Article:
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Sundance Watch: 'Partisan' spotlights child assassins

Associated Press logo Associated Press 1/27/2015 By RYAN PEARSON, AP Entertainment Reporter
In this Jan. 26, 2015 photo, Vincent Cassel, left, and Jeremy Chabriel pose for a portrait to promote the film, "Partisan", at the Eddie Bauer Adventure House during the Sundance Film Festival in Park City, Utah. (Photo by Victoria Will/Invision/AP) © The Associated Press In this Jan. 26, 2015 photo, Vincent Cassel, left, and Jeremy Chabriel pose for a portrait to promote the film, "Partisan", at the Eddie Bauer Adventure House during the Sundance Film Festival in Park City, Utah. (Photo by Victoria Will/Invision/AP)

PARK CITY, Utah (AP) — French actor Vincent Cassel is linking his Sundance movie "Partisan" — about the training of child assassins — to the Charlie Hebdo terror attacks.

In this Jan. 26, 2015 photo, Vincent Cassel, left, and Jeremy Chabriel pose for a portrait to promote the film, "Partisan", at the Eddie Bauer Adventure House during the Sundance Film Festival in Park City, Utah. (Photo by Victoria Will/Invision/AP) © The Associated Press In this Jan. 26, 2015 photo, Vincent Cassel, left, and Jeremy Chabriel pose for a portrait to promote the film, "Partisan", at the Eddie Bauer Adventure House during the Sundance Film Festival in Park City, Utah. (Photo by Victoria Will/Invision/AP)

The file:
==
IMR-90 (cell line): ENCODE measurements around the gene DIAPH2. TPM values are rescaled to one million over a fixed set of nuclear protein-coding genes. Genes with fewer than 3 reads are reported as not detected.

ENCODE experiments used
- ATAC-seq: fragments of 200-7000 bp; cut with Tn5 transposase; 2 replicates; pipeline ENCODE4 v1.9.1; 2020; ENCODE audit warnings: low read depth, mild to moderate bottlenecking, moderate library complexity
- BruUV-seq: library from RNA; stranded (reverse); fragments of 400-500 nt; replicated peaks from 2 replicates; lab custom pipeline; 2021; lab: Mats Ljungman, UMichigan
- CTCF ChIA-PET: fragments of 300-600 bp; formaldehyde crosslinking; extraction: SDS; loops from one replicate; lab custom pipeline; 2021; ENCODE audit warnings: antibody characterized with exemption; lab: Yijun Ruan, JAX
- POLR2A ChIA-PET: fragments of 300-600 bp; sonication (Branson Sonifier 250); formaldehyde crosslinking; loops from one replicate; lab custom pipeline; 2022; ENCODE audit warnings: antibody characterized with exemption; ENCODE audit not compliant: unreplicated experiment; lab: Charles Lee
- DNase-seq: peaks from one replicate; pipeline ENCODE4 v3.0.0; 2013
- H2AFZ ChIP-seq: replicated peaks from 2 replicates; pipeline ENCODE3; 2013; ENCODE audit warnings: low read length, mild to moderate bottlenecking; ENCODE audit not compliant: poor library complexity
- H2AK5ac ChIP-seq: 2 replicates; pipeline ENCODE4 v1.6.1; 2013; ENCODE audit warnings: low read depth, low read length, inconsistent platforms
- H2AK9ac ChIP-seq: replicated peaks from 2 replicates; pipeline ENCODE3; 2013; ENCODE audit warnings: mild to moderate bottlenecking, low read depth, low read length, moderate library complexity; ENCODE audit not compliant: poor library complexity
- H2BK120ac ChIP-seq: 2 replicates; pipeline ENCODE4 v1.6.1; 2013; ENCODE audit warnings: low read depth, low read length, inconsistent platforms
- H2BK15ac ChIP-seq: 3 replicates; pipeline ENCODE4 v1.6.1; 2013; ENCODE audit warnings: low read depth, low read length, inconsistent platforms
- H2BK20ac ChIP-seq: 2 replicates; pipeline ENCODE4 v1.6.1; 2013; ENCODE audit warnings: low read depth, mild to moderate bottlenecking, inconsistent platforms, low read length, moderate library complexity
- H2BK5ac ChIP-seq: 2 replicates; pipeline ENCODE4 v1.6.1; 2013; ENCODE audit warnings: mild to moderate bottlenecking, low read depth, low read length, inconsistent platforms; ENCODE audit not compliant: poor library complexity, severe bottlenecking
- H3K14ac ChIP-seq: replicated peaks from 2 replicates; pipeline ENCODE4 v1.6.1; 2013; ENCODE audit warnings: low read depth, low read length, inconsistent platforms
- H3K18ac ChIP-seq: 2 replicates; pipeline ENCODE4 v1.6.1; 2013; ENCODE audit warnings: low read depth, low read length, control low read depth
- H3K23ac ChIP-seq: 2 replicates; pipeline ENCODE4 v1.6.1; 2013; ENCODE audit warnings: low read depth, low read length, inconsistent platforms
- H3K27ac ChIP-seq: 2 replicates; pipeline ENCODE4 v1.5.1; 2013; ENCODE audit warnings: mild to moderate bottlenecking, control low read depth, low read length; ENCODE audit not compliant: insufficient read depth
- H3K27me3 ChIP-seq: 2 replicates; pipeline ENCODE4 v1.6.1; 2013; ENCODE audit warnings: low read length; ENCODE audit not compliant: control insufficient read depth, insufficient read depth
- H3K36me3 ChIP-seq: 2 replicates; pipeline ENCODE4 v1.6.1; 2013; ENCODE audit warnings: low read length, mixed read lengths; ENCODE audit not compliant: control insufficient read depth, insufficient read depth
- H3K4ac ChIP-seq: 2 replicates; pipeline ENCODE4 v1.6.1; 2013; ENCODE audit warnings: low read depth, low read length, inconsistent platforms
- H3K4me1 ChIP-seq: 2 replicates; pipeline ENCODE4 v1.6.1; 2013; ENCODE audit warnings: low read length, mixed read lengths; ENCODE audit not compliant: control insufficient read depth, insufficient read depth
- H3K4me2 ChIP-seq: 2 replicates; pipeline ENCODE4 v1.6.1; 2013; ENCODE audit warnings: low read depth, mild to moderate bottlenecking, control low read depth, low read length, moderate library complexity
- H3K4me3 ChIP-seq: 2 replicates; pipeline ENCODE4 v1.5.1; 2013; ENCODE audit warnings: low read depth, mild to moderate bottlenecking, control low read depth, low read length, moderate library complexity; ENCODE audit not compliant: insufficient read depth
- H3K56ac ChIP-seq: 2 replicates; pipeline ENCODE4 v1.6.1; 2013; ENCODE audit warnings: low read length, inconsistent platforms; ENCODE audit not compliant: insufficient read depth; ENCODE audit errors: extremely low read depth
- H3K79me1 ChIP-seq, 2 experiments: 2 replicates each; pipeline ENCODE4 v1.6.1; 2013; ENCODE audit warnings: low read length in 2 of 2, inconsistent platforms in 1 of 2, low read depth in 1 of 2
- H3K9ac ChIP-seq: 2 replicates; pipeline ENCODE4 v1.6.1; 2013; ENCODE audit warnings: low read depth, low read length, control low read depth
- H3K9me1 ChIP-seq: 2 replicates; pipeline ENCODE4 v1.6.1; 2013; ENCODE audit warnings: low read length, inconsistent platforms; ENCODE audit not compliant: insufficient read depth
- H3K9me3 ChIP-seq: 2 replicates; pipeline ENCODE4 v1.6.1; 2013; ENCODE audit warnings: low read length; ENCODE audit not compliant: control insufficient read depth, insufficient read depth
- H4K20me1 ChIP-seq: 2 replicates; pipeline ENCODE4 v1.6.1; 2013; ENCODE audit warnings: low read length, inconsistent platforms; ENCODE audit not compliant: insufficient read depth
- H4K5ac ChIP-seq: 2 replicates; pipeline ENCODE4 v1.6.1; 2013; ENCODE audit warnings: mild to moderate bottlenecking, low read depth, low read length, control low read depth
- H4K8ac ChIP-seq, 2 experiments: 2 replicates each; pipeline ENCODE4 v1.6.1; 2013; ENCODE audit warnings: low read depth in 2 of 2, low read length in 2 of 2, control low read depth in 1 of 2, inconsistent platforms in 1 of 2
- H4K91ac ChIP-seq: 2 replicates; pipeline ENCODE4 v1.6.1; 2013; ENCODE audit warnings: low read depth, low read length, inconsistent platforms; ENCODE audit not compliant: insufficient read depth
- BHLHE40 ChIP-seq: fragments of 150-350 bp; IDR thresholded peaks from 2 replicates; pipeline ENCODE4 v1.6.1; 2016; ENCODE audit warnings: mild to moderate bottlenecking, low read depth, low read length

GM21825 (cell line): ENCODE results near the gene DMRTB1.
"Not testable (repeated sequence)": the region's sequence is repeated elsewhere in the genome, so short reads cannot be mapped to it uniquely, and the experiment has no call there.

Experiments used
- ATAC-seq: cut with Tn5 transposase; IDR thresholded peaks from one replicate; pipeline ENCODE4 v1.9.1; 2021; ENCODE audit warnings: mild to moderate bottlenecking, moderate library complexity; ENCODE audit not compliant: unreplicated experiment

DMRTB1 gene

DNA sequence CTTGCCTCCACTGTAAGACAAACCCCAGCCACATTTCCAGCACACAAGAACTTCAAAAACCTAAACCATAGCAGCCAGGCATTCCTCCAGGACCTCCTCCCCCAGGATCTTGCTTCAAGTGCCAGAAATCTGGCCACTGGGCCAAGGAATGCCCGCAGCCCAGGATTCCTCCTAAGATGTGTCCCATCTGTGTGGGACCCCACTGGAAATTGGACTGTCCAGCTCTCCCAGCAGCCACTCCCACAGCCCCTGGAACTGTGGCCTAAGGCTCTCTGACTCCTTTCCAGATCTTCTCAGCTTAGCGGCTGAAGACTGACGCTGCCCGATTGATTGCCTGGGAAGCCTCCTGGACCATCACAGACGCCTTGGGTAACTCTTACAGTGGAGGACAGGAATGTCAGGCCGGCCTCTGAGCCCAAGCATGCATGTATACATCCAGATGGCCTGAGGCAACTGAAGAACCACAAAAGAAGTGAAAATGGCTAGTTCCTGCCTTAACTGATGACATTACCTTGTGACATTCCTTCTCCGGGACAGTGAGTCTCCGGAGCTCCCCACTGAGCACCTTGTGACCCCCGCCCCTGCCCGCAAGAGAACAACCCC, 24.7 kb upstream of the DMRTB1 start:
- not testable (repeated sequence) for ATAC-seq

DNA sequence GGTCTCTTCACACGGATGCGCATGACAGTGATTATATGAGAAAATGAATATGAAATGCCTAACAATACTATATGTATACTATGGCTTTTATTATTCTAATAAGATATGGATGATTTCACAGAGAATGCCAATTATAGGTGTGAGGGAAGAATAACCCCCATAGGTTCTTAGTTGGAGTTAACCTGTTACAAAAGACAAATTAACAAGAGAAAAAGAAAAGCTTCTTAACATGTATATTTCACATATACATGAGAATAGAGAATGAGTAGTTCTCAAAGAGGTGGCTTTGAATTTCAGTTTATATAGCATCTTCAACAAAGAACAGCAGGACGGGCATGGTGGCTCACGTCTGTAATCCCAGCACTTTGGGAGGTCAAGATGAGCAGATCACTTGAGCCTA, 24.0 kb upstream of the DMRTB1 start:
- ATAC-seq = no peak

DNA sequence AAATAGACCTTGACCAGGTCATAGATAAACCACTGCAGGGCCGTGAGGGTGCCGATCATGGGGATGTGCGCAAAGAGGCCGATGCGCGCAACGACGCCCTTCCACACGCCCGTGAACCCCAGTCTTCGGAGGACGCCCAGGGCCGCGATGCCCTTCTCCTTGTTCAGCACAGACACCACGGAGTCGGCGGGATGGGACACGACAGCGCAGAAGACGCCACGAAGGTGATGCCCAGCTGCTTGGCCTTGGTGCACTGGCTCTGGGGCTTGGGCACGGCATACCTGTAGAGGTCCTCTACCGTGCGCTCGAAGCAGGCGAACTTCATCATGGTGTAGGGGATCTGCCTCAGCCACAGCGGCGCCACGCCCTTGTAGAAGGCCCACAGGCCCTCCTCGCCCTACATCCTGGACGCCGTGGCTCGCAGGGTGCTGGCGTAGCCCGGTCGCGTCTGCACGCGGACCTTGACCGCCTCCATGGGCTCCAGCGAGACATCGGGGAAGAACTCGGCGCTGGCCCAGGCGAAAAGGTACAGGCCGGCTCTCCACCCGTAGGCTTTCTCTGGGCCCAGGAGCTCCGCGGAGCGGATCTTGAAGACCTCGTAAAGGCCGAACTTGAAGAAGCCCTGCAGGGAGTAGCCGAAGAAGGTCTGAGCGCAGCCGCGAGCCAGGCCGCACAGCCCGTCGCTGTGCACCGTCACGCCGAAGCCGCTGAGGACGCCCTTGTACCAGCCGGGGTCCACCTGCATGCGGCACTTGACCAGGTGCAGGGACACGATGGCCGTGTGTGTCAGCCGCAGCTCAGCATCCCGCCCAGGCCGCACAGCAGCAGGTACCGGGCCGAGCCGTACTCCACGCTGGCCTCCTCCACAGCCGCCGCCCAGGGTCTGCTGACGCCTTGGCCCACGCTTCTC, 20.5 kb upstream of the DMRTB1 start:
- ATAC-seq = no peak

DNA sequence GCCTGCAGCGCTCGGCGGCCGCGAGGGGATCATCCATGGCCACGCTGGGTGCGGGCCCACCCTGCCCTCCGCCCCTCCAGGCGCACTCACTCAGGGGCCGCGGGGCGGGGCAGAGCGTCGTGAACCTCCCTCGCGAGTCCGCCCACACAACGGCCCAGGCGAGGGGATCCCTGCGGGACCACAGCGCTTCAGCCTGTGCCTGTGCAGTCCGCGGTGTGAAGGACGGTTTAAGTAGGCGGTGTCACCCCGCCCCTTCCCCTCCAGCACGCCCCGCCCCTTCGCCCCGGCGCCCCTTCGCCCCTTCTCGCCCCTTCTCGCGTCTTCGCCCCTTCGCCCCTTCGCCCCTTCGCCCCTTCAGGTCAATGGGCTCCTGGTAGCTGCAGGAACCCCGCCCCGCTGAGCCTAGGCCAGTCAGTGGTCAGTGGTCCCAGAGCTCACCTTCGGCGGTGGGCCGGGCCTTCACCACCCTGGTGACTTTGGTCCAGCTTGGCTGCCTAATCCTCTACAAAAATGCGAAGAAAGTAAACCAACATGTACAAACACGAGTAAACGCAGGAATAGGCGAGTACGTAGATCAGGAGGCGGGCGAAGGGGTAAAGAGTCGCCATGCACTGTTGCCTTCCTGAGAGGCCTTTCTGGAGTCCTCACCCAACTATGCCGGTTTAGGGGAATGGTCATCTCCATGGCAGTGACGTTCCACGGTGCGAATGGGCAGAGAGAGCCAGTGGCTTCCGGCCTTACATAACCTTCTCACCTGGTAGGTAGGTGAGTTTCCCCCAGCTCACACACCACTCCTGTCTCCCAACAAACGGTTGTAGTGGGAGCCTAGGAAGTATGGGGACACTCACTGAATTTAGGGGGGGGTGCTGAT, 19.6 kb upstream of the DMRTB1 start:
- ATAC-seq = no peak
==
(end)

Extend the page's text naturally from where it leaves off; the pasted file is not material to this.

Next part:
Cassel plays a teacher and mentor to young boys learning how to kill in the film, based on real-life reports from Colombia. He says the themes are relevant to the discussion in France in the wake of the Jan. 7 assault on the satirical newspaper.

"What just happened in France with the Charlie Hebdo thing ... the discussion right now in France is very much about education and how come kids popping out of nowhere suddenly decide to go on a jihad and kill people," Cassel said.

Cassel, who said he wasn't in Paris at the time of the attacks, stands strongly behind Charlie Hebdo's sometimes provocative philosophy.

"I personally think we should be able to make fun of anything. Anything. To make fun of things is actually a very healthy thing," Cassel said. "The minute you censor yourself, it's the end of freedom really."

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